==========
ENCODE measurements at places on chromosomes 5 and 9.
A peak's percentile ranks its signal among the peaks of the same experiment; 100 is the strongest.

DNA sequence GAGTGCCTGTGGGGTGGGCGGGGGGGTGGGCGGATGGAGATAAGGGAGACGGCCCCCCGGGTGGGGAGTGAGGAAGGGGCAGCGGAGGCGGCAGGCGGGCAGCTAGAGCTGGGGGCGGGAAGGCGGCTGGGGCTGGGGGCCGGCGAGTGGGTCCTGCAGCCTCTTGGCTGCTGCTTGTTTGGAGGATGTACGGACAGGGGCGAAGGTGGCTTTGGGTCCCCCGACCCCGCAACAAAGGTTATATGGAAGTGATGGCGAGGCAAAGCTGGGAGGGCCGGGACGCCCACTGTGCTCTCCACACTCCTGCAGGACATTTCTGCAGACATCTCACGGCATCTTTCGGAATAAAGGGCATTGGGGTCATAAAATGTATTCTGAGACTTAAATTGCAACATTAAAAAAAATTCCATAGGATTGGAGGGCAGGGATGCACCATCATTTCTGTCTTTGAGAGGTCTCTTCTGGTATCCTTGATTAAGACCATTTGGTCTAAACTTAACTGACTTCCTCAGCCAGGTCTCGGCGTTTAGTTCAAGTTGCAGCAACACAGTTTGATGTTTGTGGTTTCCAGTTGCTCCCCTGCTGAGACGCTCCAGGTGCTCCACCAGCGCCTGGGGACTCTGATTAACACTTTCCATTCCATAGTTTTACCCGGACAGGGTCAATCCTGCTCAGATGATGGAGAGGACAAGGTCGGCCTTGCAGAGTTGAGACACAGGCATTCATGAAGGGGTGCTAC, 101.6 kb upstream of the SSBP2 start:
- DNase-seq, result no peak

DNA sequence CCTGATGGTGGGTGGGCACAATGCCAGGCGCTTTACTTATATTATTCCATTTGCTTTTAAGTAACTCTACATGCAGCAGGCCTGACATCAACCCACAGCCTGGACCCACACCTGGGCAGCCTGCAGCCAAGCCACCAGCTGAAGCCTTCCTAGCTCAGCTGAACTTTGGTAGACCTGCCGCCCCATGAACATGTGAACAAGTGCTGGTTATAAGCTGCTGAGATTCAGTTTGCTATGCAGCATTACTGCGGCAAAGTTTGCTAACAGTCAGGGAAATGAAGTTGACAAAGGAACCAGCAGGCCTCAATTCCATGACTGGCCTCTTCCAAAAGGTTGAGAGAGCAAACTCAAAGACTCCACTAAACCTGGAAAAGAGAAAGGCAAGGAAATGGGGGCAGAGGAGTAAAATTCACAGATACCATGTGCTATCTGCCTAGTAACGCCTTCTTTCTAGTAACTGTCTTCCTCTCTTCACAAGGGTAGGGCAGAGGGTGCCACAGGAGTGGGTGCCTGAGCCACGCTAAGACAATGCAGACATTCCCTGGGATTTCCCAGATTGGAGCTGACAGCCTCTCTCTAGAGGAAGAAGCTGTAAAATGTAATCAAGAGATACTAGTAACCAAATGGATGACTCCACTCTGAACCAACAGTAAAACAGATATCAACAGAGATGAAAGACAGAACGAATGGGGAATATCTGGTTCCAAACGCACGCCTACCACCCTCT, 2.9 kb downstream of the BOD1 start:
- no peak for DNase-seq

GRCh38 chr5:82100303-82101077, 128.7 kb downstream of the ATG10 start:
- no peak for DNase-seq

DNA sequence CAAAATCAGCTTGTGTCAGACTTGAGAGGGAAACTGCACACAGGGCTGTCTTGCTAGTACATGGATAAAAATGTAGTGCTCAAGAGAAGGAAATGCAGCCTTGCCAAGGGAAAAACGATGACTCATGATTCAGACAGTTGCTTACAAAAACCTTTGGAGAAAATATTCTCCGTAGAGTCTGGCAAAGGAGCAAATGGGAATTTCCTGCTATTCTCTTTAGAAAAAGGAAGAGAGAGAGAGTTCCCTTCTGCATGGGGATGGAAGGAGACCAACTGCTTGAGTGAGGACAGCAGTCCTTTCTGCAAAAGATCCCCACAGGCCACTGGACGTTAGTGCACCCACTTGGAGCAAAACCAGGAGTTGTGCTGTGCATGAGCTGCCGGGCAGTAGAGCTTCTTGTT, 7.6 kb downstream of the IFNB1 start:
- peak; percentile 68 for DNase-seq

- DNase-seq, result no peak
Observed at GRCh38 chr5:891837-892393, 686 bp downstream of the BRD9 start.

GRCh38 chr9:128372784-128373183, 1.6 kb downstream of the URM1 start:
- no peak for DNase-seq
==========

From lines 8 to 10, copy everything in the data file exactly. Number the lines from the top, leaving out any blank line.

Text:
- no peak for DNase-seq

DNA sequence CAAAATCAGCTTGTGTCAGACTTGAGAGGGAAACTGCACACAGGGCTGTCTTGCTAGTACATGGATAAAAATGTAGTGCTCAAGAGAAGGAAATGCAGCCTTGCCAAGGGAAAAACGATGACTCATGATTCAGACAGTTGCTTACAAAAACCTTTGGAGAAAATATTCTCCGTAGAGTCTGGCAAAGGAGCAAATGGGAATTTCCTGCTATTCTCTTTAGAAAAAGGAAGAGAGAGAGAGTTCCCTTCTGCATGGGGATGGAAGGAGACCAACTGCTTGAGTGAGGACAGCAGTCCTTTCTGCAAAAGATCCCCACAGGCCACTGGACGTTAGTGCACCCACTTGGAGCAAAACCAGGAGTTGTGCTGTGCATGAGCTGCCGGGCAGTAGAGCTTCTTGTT, 7.6 kb downstream of the IFNB1 start:
- peak; percentile 68 for DNase-seq